Friday, January 17, 2014

Kinesiological Approach to Bike Fit: Saddle Tilt

Saddle position is the core of any bike fit.  When the saddle is positioned incorrectly, it can cause a wide range of overuse injuries throughout the entire body.  Pain or numbness can occur at the hands, wrists, elbows, shoulders, neck, back (commonly low back), knees and feet.  This is no exaggeration!  Whenever I perform bike fittings, it's not uncommon for me to fix almost all of the rider's problems solely from correcting saddle position.  This post will discuss saddle tilt.

Since the lumbar spine attaches directly to the pelvis, its fate is determined by the tilt of the pelvis.  When you tilt your pelvis forward, the lower back extends.  When you tilt your pelvis backwards, the lower back will flex.  The right amount of saddle tilt is one that lets the pelvis maintain neutral- the healthy balance of flexion and extension.
Image taken from:
It took some digging around the internet to find the pictures below, but I found three pictures of Nairo Quintana using different amounts of saddle tilt.  Keep in mind that the UCI rule for saddle tilt is plus or minus 2.5 degrees with a tolerance of +/-0.5 degrees, so he's fairly limited with regards to how much he can tilt his saddle.
Nose down = Almost Neutral
If you observe closely, Quintana's saddle was slightly nose down allowing him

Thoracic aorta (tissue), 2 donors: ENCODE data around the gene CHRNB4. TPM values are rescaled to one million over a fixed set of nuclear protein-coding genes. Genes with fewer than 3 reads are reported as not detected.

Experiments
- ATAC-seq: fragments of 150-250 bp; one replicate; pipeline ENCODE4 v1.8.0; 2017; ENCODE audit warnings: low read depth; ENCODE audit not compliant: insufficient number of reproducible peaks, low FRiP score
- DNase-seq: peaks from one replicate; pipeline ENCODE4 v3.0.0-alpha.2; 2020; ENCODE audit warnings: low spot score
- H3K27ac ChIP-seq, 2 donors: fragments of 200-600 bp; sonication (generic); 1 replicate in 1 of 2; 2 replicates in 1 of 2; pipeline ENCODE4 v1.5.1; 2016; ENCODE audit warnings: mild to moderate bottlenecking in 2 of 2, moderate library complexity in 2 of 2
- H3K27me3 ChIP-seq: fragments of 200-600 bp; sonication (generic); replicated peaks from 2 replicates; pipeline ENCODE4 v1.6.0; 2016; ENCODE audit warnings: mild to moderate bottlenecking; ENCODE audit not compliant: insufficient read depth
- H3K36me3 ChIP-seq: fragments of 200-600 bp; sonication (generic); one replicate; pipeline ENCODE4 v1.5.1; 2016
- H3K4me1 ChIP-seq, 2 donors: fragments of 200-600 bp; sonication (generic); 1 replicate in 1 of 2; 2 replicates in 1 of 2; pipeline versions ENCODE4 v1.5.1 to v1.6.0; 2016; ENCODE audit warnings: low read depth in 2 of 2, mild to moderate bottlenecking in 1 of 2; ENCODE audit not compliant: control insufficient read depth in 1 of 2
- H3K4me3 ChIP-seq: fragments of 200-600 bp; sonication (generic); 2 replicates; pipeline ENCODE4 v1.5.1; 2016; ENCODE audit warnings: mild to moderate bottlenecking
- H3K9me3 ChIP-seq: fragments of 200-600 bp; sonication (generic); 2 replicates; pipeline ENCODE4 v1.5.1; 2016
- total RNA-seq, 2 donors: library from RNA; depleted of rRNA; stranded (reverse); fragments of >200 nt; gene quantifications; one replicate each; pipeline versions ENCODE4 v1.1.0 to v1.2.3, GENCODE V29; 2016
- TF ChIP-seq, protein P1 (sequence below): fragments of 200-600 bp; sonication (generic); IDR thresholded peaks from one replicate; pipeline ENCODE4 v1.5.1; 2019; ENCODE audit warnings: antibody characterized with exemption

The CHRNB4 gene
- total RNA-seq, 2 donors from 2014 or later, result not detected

to almost reach an almost neutral back.  A few more degrees downward and he would
likely reach neutral!
Level Saddle (0 degrees) = Flexed Back 
With a level saddle, Quintana could not tilt his pelvis forward, so his lumbar AND
thoracic spine had no option but to flex.  Interesting how a few degrees
can cause such a significant change in posture!
Level Saddle (0 degrees) = Neutral Back
Since the climbing position doesn't require a lot of pelvic tilt to reach neutral,
a level saddle was appropriate in this situation.
There's a lot of bad information circulating and I want to clear it up because I have worked with several clients with problems related to back pain caused by level saddles.  Having a level saddle isn't necessarily bad, but when it is not appropriate for the type of riding to be expected or the rider's condition, that's when problems occur.  A level saddle is not recommended for riders who spend a lot of time in the low racing or time trial position (triathletes and time trialists).  Also, if the frame geometry is aggressive and forces a low position even at the hoods or handlebar tops, then a level saddle is not recommended.

On the other hand, there are situations where a level saddle is appropriate.  If the majority of the time spent cycling is focused on climbing or riding in an upright position, then a level saddle is fine.  A level saddle is also safe for riders with scoliosis or restrictions to avoid extension at the spine.

My custom Fuji SST 3.0. Matching blue
Velocity A23 Pro Build wheelset and
Selle SMP Evolution saddle.
Here is something to consider for those who need an equal amount of climbing and time trial comfort.  A study found that saddles designed with a large cutout allows the pelvis to tilt forward without physically altering the actual saddle angle via the seatpost(2).  So in addition to improving blood flow, saddles with cutouts allow the rider to climb and time trial in a seated position comfortably.  Saddles in the Selle SMP product line are especially versatile at providing both climbing and time trial comfort.  In my personal experience with the Selle SMP Evolution saddle, I have never experienced any discomfort even in 5-7 hour centuries.  It's never a bad idea to invest on comfort, especially near the sensitive areas!